How to Train Autistic Children

How to Train Autistic Children

The very fact that you typed “How to train autistic children” into a search engine and opened this article tells us that you’re passionate about what you do. You’ve chosen, through one journey or another, to work with children with special needs, and you want to do better when working with them. Whether you’re a personal trainer, a special ed teacher, a parent of a child with special needs, or a behavioral therapist, we can all use a little help, now and again, when we’re trying to help others.

Note: Most of our readership is personal trainers, so throughout this article, we’ll refer to the children you work with who have autism as “your clients,” but we understand they very well could be your students or your own children, so we’ll try to be as inclusive as possible.

How to Train Autistic Children

Step 1: Tap into Self Awareness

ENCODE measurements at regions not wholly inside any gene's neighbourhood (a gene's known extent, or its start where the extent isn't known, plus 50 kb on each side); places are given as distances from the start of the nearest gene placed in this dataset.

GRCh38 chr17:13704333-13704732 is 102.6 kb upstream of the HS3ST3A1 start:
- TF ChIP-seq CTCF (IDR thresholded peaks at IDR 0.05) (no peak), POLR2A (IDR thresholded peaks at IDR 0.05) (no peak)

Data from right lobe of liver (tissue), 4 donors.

Here’s the trouble with training and teaching: Sometimes you can get so focused on other people and their progress that you forget to look inward. Well, so what, right? You’re trying to better your community and the people in your life. What do you need to focus on yourself for?

Allow us to dazzle you with a seemingly unrelated metaphor:

 

On airlines, when the flight attendants are advising you how to put on your Oxygen mask, they’re always sure to remind you to put your mask on yourself before putting one on your children. That seems counterintuitive doesn’t it? Shouldn’t you be selfless in every way for your children? But what would happen if you put the Oxygen mask on your child first, and then the Oxygen supply became so low that you became unconscious? Your child would have air supply, but no certain means through which to survive a very confusing, chaotic situation, making survival (if you’ll allow us briefly to be blunt) unlikely. However, if you put the mask on yourself first, and then your child, the chances of you both surviving are sky high, pun intended.